Magians and the Jews; low people of the baser sort, aspiring by the profession of Islam, to raise themselves to riches and power, and form alliances with the learned and honourable. Then there are hypocritical men of the world, who in this way obtain indulgences in marriage and concubinage, forbidden to such as hold by the Christian faith. There is moreover the dissolute class, given over wholly to the lusts of the flesh, who take Islam as a ladder to attain their object. Lastly, there are those who by this means obtain an easier livelihood.

"Now tell me, hast thou ever seen, my Friend (the Lord be gracious unto thee!) or ever heard of, a single person of sound mind,—any one of learning and experience, acquainted with the Scriptures, renouncing Christianity, otherwise than for some such worldly object to be reached only through thy religion, or for some gratification withheld by the faith of Jesus? Thou wilt find none; for, excepting the tempted ones, all continue steadfast in their faith, secure, under our most gracious Sovereign, in the profession of their own religion"

(93, 94).
Certain classes of apostates and heretics are here described in bitter terms ; hypocrites who contemned the Prophet and questioned his claims in secret, while outwardly pluming themselves in the garb of the Moslem faith. There were heretics who held that the Holy Ghost was divided into three portions, given one to Jesus, another to Moses, and the third to a certain person whose name Al Kindy had a horror even to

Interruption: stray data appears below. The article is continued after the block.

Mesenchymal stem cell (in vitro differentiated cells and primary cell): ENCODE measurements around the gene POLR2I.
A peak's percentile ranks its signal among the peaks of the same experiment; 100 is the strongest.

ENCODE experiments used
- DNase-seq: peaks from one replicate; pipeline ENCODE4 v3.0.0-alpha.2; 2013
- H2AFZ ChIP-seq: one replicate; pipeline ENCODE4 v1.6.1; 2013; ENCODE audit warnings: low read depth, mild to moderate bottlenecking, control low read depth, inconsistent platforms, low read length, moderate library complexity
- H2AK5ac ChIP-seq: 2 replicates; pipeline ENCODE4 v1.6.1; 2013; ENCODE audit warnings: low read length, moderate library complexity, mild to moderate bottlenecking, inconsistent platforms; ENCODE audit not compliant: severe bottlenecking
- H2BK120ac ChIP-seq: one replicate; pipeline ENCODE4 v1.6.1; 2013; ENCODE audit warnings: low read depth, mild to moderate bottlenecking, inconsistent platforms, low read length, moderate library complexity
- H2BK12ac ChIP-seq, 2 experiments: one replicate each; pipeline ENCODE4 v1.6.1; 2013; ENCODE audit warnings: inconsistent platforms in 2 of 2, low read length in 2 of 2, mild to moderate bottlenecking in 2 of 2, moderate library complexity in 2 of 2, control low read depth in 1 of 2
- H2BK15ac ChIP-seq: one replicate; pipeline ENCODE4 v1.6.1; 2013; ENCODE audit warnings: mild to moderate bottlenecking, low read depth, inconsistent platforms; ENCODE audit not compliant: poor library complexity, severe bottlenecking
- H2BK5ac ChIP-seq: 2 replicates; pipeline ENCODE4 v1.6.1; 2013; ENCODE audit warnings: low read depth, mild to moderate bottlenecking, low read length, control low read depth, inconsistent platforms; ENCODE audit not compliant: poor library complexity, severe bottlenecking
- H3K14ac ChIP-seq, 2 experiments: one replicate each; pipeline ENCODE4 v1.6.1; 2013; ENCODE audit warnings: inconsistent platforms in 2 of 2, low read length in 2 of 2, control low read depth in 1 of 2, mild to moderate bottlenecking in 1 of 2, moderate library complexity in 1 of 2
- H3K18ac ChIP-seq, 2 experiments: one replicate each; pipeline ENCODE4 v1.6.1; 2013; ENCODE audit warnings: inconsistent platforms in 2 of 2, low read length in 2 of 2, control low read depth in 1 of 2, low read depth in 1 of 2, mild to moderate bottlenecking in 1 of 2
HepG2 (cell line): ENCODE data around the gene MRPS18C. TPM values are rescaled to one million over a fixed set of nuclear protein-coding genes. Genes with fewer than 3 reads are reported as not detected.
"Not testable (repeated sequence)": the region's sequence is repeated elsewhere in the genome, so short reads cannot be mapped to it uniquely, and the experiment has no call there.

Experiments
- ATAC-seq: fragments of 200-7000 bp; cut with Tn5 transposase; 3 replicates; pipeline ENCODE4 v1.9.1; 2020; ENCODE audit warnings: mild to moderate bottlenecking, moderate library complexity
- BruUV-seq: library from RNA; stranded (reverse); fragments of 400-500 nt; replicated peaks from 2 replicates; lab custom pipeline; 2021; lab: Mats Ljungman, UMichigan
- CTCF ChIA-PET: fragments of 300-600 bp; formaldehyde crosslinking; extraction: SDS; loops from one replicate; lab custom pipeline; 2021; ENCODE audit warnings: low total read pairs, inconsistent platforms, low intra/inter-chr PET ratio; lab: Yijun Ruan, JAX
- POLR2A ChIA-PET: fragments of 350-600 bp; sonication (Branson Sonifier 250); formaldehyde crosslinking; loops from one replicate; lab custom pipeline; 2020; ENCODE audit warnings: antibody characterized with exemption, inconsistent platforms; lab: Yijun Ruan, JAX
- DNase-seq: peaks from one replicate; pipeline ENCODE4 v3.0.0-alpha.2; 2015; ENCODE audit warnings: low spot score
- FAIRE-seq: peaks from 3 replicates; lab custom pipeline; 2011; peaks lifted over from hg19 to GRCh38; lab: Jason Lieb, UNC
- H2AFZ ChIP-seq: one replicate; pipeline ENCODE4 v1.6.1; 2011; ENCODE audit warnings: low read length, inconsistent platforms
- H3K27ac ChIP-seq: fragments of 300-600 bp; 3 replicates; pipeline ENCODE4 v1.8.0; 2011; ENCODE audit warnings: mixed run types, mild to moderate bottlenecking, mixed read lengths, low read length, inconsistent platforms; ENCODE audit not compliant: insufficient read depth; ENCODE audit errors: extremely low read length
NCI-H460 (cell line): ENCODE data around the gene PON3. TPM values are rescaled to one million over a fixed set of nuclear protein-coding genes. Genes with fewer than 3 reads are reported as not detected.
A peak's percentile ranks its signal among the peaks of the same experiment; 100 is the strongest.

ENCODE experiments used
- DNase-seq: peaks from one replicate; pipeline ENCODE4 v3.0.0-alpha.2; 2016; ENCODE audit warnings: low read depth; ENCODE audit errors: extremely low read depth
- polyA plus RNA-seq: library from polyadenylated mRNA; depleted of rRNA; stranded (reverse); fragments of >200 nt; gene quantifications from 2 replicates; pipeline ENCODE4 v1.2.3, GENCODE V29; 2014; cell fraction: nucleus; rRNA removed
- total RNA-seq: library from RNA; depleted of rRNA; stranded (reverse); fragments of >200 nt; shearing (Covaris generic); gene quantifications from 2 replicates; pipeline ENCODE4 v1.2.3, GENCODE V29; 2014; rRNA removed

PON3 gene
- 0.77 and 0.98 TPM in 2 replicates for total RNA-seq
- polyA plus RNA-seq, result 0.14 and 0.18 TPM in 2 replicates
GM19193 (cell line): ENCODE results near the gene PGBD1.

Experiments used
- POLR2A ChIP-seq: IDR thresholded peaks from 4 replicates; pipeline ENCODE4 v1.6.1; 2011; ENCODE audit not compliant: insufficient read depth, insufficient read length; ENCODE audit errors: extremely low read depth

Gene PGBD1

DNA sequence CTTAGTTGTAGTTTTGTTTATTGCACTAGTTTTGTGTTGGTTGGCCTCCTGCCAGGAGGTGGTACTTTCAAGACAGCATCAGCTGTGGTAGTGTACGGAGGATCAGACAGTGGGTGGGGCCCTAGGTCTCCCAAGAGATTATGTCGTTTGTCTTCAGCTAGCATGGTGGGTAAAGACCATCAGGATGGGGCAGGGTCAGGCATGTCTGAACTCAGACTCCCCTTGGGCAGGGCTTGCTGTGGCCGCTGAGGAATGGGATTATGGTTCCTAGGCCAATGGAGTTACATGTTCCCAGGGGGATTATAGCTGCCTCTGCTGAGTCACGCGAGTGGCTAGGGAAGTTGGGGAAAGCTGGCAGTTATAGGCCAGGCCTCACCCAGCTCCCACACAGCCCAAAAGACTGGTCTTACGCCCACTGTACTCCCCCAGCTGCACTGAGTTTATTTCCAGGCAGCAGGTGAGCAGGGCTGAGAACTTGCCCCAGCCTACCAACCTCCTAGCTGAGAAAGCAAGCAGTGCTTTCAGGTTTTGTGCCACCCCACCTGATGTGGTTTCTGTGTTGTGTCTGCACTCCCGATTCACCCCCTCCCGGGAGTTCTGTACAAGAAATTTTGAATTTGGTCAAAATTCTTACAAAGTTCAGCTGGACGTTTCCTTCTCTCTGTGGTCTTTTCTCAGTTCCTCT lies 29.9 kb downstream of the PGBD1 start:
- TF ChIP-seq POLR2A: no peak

mention;1—Mahomet having no lot or part therein. These were the most heathenish and detestable of schismatics. Then there were Christian renegades, who used their profession to lord it over innocent and faithful brethren of their old faith,—wolves ravening the lambs, even as our Saviour had foretold. The blasphemies of this Satanic brood were beyond description. They boasted that they could produce traditions to prove anything they liked. What would his Friend say of their profanity in pretending that the Lord had sent to Abu Bekr, saying, "O Abu Bekr, I am well pleased with thee; art thou likewise well pleased with me?"2 It was the old tale,—there was no prophet but his followers fabricated lies about him. Of a similar kind were the mass of contradictory traditions about the Call to prayer, (Adzān) Funeral rites, Prayers, Fasts, Festivals, &c., which it would be wearisome to detail, and his Friend knew it all. The passage is wound up with a scathing denunciation of these hypocritical and blasphemous liars. He had spared the mention of their calumnies against the existing Government, the name of Islam, Prophets, Holy men, &c. But their profanities (like those he had mentioned) were so horrible, the wonder was that they were not destroyed by a thunder-

1  I do not know to what person allusion is here made, and again below at p. 89.

2  As usual, the illustrations go in depreciation of Abu Bekr, as was the fashion of the Alyites at Al Māmūn's court. A few reigns later, no one would have dared to repeat traditions affecting the character of the first three Caliphs.